Belfast Telegraph

Women demand to be seen and heard

By Marie Foy

WOMEN from all over Northern Ireland today called on decision makers to involve them in the peace process.

WOMEN from all over Northern Ireland today called on decision makers to involve them in the peace process.

The call came as a new report asserting the rights of women was unveiled in Belfast.

The 'Women Seen and Heard' document is the result of a year-long project taking in the views of over 300 women's groups in the 12 counties targeted by the Peace and Reconciliaton Programme.

The aim of the project was to empower women to engage in the peace programme and to equip them with information.

It also aimed to involve women, especially the most excluded, in making decisions which affect their daily lives and create possibilities for peace in both parts of Ireland.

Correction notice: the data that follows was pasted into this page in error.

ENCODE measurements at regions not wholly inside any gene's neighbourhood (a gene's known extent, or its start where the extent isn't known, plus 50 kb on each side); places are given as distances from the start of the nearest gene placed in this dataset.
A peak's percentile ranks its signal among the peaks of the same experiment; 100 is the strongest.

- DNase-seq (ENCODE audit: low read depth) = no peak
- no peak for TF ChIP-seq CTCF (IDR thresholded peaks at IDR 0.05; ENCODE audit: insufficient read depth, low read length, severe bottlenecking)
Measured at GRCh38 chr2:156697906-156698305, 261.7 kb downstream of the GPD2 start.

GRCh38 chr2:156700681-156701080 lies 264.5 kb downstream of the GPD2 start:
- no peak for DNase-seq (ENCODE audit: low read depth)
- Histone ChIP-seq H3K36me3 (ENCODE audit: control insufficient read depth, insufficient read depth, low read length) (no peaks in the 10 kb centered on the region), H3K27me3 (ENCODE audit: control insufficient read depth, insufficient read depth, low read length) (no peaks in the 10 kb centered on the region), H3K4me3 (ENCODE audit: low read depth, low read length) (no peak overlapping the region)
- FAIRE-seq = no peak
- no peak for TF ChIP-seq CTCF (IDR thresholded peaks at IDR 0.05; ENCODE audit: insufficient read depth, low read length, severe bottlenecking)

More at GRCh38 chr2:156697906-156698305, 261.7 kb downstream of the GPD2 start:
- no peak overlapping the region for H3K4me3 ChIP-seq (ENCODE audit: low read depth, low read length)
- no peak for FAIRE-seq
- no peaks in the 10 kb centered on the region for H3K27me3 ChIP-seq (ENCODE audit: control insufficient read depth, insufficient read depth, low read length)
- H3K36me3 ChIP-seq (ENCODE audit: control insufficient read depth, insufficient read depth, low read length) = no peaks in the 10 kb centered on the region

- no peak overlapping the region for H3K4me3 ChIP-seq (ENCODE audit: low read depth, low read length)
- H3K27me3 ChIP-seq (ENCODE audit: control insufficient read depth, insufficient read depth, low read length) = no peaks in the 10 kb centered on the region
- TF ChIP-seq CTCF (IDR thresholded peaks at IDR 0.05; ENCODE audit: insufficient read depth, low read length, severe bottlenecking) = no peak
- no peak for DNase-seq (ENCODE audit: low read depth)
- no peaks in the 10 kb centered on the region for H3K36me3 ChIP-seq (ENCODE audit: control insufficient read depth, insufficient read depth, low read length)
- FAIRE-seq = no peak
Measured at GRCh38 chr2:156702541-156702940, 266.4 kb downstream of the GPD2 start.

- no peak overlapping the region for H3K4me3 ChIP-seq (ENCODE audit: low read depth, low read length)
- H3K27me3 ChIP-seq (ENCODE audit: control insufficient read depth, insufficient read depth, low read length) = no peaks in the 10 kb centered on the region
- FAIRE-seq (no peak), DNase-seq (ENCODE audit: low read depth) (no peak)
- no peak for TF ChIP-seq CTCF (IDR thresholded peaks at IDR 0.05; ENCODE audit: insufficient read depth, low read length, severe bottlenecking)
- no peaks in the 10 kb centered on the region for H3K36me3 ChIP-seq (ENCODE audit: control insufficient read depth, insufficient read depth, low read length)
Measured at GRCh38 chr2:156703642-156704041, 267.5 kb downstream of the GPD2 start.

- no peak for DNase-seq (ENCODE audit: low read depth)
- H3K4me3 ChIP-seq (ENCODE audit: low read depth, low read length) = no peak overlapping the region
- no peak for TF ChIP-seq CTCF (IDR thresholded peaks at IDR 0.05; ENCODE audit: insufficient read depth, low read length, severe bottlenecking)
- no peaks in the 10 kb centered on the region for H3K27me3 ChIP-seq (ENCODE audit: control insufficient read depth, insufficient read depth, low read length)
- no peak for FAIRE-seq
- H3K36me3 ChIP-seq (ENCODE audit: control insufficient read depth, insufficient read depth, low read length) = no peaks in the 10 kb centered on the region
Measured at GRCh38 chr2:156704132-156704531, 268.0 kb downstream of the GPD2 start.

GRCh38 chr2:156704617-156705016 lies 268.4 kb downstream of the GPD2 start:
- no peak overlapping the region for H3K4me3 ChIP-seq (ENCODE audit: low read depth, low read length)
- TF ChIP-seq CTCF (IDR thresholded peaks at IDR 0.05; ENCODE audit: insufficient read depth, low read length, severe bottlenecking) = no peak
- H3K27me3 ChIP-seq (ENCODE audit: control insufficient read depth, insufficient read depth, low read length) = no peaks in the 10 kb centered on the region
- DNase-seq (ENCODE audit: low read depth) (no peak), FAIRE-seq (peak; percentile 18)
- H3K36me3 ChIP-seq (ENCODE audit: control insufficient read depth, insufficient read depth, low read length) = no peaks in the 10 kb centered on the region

The project received messages of support from the Taoiseach Bertie Ahern and US first lady Hillary Clinton.

European Commissioner Dr Monika Wulf-Mathies said: 'The findings of this report are both challenging and exciting.'Spokesperson for the project Inez McCormack said: 'The project has shown that if women are given the opportunity to become involved in decision making they will seize it with both hands.

'We can't make decisions for people. We have to make it with them. There are many groups ready to go. Government and other decision makers must match that by opening their doors.

'If you allow women and any other excluded group to become part of decision making you can get to the heart of ending division in our socity. That is the way to get true peace and reconciliation.'Ms McCormack explained that the project had found 1,500 women's groups in Northern Ireland and the border counties and held forums to bring them together.

'If transport was a problem the project solved it. The organisers took on the responsibility to solve problems of access which enabled 300 groups to come together and to obtain the tools to access information.

'We are saying to decision makers, you are going to have to change your structures to enable people who are affected by decisions to get in the door.'

Belfast Telegraph


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